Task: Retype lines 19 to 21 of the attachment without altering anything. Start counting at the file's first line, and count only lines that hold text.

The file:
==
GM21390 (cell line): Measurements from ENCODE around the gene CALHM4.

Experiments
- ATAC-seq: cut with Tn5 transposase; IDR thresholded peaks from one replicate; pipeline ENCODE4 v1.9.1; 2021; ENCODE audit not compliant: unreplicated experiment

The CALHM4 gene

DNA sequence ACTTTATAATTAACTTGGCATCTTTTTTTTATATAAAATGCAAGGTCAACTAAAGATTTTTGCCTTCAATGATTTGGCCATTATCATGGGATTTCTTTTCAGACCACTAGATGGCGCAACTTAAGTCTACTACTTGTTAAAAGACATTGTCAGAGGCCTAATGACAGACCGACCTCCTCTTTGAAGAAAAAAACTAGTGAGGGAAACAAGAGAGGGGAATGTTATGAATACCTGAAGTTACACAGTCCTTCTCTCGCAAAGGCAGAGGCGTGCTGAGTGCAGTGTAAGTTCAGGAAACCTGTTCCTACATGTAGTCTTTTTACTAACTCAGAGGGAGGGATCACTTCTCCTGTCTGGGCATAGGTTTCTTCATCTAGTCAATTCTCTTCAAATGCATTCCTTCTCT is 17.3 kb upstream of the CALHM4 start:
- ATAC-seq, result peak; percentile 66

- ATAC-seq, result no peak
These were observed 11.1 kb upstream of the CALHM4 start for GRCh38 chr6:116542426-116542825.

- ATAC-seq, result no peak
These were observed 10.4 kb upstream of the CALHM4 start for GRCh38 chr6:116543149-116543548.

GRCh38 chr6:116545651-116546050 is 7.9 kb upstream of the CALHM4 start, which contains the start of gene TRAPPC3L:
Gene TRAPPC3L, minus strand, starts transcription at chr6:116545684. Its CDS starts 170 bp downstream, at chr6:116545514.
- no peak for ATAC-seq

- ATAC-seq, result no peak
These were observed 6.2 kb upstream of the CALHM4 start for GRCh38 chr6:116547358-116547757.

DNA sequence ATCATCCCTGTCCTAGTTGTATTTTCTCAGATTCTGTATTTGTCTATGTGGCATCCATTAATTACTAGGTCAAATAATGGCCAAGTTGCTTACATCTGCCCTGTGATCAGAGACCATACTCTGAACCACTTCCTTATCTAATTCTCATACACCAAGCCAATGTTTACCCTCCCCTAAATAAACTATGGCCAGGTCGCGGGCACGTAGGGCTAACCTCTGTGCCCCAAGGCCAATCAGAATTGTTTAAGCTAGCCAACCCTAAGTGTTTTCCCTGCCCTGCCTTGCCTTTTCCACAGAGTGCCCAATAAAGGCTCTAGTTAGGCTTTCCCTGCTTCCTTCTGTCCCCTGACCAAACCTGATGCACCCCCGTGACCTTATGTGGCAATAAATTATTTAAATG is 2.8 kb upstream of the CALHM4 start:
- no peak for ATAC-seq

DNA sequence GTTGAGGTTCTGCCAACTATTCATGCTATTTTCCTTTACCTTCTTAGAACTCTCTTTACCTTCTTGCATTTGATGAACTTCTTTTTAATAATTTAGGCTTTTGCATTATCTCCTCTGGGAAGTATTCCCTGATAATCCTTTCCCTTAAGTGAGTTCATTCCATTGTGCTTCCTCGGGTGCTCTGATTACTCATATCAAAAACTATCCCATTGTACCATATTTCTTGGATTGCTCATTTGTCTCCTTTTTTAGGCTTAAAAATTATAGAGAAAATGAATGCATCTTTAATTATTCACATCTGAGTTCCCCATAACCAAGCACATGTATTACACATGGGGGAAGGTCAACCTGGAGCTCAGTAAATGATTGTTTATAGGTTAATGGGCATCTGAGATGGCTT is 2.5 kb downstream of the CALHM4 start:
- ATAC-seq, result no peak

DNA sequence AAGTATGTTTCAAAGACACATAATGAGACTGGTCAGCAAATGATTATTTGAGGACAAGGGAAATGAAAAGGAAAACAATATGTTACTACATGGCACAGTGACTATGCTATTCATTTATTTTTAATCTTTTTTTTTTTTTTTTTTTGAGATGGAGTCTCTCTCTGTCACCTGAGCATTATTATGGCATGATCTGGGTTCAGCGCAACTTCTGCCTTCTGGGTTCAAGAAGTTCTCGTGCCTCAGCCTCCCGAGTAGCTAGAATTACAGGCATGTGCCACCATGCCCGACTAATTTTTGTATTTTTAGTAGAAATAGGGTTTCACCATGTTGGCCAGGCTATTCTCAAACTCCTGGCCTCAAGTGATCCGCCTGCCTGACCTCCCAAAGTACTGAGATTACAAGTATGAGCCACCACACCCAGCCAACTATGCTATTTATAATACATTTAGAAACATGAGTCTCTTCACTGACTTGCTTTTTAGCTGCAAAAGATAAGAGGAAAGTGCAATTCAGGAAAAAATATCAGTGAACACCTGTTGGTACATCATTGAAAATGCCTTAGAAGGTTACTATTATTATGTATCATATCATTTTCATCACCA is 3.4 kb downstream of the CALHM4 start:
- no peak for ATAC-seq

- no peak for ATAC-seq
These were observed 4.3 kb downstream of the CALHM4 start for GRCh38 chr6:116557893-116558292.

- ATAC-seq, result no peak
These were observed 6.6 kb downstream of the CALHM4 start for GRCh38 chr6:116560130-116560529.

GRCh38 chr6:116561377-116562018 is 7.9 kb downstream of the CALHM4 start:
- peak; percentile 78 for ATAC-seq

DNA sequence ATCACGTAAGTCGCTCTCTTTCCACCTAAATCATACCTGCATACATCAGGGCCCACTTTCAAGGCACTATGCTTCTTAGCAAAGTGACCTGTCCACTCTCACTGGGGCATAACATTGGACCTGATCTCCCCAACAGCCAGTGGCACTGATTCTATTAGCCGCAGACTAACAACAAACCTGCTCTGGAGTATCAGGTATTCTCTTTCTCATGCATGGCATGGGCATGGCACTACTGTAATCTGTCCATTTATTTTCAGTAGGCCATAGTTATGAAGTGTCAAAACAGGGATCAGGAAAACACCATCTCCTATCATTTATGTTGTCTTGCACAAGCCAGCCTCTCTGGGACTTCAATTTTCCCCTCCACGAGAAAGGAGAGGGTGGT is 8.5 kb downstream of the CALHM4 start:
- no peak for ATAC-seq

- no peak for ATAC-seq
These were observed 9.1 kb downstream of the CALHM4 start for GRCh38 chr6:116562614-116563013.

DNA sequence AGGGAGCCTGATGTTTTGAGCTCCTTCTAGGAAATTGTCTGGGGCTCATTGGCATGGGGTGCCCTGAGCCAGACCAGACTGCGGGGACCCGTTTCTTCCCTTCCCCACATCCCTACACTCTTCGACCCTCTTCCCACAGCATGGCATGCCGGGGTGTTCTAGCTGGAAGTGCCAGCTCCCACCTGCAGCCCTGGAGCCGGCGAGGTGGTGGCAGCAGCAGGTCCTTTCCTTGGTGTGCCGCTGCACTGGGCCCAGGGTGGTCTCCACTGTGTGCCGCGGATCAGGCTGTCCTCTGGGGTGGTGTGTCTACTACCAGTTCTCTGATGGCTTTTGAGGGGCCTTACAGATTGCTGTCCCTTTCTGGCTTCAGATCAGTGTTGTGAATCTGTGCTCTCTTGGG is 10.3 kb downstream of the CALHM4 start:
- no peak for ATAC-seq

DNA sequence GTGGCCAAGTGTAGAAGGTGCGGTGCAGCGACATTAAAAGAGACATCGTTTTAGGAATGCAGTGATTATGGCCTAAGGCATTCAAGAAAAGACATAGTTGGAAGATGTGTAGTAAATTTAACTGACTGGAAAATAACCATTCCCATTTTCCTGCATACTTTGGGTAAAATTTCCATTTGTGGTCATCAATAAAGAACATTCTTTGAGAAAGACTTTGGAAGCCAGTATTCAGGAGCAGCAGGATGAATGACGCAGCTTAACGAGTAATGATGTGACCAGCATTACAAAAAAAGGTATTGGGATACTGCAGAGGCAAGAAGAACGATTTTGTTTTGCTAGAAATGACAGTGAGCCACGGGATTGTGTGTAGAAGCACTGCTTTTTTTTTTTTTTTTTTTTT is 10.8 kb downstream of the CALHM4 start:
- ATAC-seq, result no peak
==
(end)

- ATAC-seq, result no peak

DNA sequence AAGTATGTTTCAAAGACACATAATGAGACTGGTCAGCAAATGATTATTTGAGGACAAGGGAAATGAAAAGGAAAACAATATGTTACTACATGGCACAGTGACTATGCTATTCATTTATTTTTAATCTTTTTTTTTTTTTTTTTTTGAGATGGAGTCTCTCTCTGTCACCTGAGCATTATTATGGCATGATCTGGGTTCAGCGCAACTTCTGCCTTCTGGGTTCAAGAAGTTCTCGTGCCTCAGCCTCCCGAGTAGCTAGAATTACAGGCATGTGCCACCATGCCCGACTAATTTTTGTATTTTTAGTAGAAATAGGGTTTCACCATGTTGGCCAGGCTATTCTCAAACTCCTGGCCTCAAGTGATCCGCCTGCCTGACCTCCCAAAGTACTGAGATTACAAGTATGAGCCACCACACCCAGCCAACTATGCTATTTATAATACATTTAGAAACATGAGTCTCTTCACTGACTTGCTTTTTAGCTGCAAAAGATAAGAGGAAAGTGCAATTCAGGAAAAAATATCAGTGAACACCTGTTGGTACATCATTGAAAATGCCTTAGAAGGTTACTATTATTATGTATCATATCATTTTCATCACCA is 3.4 kb downstream of the CALHM4 start:
- no peak for ATAC-seq